He added that the PLA’s fighting capabilities in recent years were an indication it has started to come up with its own unique systems and training patterns based on the lessons it has learned from the ongoing Ukraine war and other modern warfare.


Ukraine says Russian strike killed over 50 in one of the deadliest attacks of the war

Ukraine says Russian strike killed over 50 in one of the deadliest attacks of the war

While the PLA has not engaged in a real armed conflict for decades, its constant drills around Taiwan potentially give a good indication of how it would undertake such a conflict.

Beijing sees the island as part of its territory and has never ruled out the use of force to take control of it. Most countries, including the US, do not recognise Taiwan as an independent state. Washington, however, opposes any attempt to take the island by force.

The PLA has been preparing for a possible Taiwan war since the Kuomintang fled the mainland to the island in 1949 after its failure in the civil war, with the PLA’s playbook of anti-access and area denial strategy being designed to target the US-led foreign military intervention.

The PLA’s new combat tactics were seen best last August during its three-day live-fire missile drills to create a blockade around Taiwan, according to Lu – which it conducted in response to the visit to Taipei by former US House speaker Nancy Pelosi.

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It also mobilised civilian roll-on/roll-off (RO-RO) ferries to transport troops and trucks in regular amphibious warfare exercises, as well as increasing the deployment of unmanned aerial combat vehicles to enter Taiwan’s air defence identification zone (ADIZ), he added.

“The PLA is ramping up the variety and scale of its air and naval drills near Taiwan, including simulated confrontation war games between the Southern and Eastern theatre commands, island seizure exercises in waters close to Taiwan-controlled islets – and more new tactics are coming,” Lu said.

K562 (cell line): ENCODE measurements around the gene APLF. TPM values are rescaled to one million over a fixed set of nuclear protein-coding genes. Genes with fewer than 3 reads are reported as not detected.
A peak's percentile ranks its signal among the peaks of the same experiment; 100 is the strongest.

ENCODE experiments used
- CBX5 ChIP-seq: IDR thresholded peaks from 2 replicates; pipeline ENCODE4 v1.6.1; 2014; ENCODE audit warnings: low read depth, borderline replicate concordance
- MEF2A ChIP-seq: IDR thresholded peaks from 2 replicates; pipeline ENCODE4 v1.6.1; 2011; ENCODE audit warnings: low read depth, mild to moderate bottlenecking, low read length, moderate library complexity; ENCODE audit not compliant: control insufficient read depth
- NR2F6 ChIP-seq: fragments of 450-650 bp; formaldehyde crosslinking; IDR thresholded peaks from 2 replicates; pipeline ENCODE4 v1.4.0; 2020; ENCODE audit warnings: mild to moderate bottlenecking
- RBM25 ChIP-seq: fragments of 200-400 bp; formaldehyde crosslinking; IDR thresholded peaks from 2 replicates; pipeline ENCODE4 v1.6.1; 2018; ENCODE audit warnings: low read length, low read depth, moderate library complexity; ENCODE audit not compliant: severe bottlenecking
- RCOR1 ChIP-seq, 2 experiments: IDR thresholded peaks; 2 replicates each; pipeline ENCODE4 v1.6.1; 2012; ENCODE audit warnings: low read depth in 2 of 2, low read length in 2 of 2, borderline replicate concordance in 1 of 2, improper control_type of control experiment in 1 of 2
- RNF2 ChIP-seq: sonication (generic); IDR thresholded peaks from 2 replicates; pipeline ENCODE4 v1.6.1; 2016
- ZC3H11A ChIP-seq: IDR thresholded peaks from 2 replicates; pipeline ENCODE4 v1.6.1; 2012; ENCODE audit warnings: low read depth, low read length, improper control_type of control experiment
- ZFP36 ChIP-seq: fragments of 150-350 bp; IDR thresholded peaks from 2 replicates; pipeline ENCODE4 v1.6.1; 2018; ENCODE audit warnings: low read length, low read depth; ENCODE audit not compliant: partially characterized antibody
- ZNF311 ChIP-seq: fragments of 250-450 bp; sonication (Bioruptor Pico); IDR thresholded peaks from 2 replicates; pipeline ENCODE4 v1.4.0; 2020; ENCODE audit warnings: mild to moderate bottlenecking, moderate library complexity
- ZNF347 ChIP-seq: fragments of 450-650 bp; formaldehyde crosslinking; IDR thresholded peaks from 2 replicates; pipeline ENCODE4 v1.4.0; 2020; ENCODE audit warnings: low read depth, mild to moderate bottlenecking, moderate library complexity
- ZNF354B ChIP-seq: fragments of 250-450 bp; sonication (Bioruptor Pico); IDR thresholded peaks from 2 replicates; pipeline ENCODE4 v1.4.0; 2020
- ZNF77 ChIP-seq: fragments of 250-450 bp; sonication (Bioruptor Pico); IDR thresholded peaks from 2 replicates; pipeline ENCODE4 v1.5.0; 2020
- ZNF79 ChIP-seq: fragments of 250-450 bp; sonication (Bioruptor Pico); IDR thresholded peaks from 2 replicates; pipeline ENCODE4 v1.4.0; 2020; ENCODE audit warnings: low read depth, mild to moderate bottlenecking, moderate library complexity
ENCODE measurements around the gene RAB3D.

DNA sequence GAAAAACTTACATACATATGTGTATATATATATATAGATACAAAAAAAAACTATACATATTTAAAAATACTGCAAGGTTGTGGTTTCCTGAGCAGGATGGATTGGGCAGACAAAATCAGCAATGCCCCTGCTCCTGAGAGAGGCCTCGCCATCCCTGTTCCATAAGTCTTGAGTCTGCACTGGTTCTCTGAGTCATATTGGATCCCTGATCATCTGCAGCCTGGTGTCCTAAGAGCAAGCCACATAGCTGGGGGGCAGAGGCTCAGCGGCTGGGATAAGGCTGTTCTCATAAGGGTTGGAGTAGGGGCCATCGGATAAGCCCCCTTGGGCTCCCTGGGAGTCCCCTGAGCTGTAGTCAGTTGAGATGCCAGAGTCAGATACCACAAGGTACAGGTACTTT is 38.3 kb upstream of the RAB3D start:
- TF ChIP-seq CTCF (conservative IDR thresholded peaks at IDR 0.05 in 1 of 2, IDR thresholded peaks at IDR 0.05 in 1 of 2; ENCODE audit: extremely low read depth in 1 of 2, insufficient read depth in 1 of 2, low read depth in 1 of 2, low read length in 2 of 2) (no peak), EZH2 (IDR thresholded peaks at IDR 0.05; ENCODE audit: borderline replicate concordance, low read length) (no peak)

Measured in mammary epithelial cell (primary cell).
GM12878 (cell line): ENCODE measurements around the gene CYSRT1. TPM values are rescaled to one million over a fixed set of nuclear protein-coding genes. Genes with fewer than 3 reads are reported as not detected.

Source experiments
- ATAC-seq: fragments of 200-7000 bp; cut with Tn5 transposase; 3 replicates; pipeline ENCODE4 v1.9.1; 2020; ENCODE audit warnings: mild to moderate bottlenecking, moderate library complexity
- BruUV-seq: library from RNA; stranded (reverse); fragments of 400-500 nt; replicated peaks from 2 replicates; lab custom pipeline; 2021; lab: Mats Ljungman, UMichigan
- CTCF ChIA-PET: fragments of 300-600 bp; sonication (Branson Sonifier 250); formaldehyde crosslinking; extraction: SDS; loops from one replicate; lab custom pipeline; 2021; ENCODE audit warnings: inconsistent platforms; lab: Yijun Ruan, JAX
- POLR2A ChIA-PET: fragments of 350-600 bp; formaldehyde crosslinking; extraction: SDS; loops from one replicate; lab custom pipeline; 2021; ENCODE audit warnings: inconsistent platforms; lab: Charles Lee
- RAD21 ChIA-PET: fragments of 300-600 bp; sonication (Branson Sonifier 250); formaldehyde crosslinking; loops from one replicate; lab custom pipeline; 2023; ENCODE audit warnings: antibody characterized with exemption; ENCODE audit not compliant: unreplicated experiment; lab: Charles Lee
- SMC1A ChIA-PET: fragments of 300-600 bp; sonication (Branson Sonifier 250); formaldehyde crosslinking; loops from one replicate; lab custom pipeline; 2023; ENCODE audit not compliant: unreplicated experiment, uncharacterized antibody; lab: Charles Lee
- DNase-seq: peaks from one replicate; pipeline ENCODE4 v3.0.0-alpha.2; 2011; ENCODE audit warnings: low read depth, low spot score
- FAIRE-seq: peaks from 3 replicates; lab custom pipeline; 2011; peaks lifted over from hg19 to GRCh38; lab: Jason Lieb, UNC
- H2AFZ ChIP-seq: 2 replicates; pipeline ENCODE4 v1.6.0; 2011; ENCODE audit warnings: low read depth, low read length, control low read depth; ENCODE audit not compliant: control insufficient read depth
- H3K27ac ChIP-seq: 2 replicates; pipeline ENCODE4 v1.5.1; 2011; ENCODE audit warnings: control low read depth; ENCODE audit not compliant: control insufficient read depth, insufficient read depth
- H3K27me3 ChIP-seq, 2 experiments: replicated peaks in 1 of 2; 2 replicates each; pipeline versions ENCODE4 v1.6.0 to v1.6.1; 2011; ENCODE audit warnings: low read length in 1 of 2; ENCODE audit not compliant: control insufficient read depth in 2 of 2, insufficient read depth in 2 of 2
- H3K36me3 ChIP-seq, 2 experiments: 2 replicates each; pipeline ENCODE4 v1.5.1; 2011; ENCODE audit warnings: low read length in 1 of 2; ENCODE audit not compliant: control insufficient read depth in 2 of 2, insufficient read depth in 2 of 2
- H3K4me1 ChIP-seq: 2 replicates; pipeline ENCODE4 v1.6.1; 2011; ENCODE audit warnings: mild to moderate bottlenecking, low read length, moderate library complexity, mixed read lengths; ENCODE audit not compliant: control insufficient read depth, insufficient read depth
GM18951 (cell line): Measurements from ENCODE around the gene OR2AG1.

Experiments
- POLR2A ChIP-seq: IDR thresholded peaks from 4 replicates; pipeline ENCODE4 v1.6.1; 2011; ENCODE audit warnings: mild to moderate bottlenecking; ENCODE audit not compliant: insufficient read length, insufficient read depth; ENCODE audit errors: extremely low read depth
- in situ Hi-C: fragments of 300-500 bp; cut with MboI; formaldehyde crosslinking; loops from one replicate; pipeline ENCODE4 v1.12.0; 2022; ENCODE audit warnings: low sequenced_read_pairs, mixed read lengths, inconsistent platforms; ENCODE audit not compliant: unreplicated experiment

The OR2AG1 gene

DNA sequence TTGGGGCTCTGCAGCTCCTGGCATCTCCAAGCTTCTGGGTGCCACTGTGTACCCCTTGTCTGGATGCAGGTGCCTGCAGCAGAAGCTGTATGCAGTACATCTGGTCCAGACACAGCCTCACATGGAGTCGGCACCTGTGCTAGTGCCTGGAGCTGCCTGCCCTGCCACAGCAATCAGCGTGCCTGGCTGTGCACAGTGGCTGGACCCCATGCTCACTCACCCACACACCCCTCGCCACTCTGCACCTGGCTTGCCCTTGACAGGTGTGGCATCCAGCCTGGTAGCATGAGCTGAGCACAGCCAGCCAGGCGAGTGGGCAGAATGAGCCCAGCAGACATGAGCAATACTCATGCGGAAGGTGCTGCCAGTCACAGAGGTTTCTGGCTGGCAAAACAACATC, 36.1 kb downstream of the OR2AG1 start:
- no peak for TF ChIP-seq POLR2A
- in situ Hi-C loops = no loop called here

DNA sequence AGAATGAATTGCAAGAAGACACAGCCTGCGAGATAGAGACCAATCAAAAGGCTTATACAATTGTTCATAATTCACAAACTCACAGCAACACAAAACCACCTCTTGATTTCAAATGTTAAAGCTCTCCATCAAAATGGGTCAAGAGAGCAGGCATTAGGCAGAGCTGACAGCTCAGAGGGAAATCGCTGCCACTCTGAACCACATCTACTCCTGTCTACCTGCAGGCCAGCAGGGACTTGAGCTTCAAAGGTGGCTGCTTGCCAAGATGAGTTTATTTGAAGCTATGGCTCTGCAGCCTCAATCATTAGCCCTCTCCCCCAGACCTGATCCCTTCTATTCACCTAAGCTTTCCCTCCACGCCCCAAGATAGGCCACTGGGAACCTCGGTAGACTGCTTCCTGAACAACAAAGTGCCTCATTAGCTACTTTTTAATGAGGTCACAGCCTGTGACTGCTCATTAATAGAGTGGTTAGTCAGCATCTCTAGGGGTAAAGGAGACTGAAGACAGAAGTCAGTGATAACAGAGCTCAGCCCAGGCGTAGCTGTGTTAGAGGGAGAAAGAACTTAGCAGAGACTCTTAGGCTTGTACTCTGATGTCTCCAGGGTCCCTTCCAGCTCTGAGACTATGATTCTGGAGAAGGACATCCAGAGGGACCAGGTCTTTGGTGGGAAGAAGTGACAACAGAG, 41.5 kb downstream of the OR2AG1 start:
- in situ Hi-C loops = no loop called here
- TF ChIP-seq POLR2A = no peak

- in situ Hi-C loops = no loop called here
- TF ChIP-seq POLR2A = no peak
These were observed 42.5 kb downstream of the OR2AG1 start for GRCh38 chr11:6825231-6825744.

The reunification of Taiwan was described by Xi as an integral part to realising his goal of “national rejuvenation”, which has also been the key motivator pushing the PLA towards its modernisation.

After decades of modernisation, especially after Xi came to power in late 2012, the PLA has accelerated its reforms and achieved some significant progress, a lot of which would make a difference in a war scenario over Taiwan.

One of the major parts of Xi’s military overhaul has been the establishment of the Strategic Support Force, a new branch running the space, cyber, intelligence and electronic warfare force which provides target acquisition support in all-domain combat operations.

In November 2020, the Chinese defence ministry announced the army had completed military mechanisation, which was the first step for the PLA to reach its initial goal of joint operation.

As part of the mechanisation, the PLA debuted some new weapons on the 2019 National Day parade, including the Dongfeng-17 hypersonic ballistic missile system, and some low-cost, long-range multiple launch rocket systems (MLRS) with precision strike capabilities.

One such weapon was the PCL-191 MLRS, which has a firing range of over 350km, putting the main Taiwan island within its reach.

A rocket is about a third of the cost of a PLA rocket force missile with the same range, which also makes it an affordable artillery for the army to generate saturated fire coverage. Zhou said it would be one of the weapons used in a potential Taiwan conflict.